Having a stroke can sometimes mean that a person needs help with managing their legal or financial matters. If you are caring for someone, there are some ways you can help.
Support with everyday finances
Some people find it hard to manage their money, such as signing cheques or using online banking.
If someone has problems using bank services because of sight loss or communication difficulties, ask the bank if they have any help to allow people with disabilities to access their services. This could include talking cash machines, large print bank statements, communication support in the branch or accessible debit cards.
Many banks allow someone to operate a bank account for another person on a short-term basis. To do this, the account holder can write to the bank or use the bank's third party mandate form.
Support with making decisions
If someone is unable to make their own decisions, for example due to cognitive problems or dementia, a carer or friend with power of attorney can take over. Having power of attorney means that a nominated person is able to make decisions about someone's property and finances or their health and welfare.
You can appoint more than one person to have a power of attorney, and you can cancel it at any time.
You must be able to make your own decisions at the time you give someone power of attorney. This is known as having mental capacity. Because of this, it's a good idea to try to plan ahead.
If you feel that there could be a time in the future when you or your family member might not be able to make decisions, you can set up a power of attorney now. It can take some time for the PoA to be set up, so having one ready in advance can make things easier if it's needed. This can be helpful for you and others by avoiding delays in managing some or all of your affairs. An attorney will not be able to use their powers unless you lose mental capacity.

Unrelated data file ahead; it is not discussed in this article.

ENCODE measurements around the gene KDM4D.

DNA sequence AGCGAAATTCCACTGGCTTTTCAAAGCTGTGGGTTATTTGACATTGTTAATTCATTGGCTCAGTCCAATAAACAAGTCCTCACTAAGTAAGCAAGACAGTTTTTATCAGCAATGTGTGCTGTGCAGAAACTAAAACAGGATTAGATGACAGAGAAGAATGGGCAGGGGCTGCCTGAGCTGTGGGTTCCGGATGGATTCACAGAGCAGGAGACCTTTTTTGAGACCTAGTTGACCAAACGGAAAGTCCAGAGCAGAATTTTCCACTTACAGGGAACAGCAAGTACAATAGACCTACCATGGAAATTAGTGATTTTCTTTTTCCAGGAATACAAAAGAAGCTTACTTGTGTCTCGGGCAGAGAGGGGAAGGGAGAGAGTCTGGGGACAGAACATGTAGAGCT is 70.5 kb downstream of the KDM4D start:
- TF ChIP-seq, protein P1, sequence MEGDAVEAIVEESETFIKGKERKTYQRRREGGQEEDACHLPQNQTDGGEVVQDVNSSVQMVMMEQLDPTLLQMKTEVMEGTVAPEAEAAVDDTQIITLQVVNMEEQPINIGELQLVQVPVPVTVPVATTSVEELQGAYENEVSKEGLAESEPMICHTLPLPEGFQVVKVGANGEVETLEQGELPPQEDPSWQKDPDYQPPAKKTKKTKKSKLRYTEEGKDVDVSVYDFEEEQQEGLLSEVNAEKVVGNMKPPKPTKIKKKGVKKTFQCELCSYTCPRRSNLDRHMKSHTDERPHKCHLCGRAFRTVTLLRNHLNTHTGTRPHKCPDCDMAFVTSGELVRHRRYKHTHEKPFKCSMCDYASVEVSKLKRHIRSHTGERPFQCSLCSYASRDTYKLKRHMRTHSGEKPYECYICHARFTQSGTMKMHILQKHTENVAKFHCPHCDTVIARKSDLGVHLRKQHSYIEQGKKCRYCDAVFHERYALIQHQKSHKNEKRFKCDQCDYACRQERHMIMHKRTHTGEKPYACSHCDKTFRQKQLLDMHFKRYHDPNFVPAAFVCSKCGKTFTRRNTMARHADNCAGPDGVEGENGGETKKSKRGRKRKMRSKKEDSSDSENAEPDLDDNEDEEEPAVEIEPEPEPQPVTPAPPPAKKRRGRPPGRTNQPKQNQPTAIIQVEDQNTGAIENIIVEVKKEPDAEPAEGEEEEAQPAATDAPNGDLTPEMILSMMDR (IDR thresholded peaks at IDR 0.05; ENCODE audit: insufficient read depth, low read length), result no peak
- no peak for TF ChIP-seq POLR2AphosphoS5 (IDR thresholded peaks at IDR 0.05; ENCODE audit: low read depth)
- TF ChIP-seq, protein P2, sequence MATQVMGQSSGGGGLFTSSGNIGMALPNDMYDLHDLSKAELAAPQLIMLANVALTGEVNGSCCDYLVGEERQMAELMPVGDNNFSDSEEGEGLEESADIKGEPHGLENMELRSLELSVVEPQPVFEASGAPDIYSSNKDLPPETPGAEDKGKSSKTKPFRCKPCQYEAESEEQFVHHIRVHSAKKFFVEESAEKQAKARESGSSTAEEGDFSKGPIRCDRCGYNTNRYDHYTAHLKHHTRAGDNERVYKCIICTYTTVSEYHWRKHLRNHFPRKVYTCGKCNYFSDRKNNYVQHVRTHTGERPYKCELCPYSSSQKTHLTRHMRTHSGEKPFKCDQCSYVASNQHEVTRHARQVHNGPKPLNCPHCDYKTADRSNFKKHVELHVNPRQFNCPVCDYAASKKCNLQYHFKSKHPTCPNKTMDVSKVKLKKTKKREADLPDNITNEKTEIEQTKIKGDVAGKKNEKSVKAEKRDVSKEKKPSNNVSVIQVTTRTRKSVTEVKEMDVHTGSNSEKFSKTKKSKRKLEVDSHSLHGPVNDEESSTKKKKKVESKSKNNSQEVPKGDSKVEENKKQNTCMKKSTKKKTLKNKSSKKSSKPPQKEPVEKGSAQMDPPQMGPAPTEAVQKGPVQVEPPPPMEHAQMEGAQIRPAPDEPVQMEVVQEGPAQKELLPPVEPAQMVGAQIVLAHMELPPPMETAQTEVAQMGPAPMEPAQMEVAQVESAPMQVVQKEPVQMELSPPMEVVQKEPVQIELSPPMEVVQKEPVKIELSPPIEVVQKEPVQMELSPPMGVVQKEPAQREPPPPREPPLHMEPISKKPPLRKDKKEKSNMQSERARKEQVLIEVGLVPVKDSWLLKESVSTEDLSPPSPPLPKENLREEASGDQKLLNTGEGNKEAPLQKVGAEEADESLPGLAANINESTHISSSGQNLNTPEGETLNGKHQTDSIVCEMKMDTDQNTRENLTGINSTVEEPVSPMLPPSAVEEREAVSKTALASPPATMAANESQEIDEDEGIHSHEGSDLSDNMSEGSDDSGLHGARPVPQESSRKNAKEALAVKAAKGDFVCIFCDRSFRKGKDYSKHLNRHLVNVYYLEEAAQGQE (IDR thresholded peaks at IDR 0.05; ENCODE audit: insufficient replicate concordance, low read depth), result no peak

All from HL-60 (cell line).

If someone has already lost mental capacity, relatives can apply for legal and financial control. This involves fees and some legal work, and can be stressful. There is no specific age for setting up a PoA, and you don't have to be unwell to apply.
Power of attorney (PoA)
There are two types of power of attorney in England and Wales. A property and affairs lasting power of attorney (LPA) gives someone authority to make decisions about income, bills and the sale of a person's house. A personal welfare LPA allows someone to make decisions on where the person will live and the day-to-day care or medical treatment he or she may receive.
In Northern Ireland there is only one type of power of attorney, called an enduring power of attorney, which covers property and affairs, but not healthcare.
In Scotland, there are three types of power of attorney (PoA). Continuing PoA gives powers to deal with money and property. A welfare PoA gives powers to make decisions about health or personal welfare. The combined PoA covers both type of decision.
How to set up a power of attorney
To give someone power of attorney in England and Wales, you need to register the LPA with the Office of the Public Guardian. In Scotland, you apply to the Office of the Public Guardian (Scotland). In Northern Ireland, you apply to the Office of Care and Protection.
What if someone can't make their own decisions?
If someone has lost capacity to make decisions, someone else can apply to take over their finances. If you live in England or Wales, you apply to the Court of Protection to become a deputy. In Scotland, you apply to the Office of the Public Guardian (Scotland) to become a guardian. In Northern Ireland, you apply to the Office of Care and Protection to become a controller. You may need legal advice to do this, and there are fees for registering and any court hearings.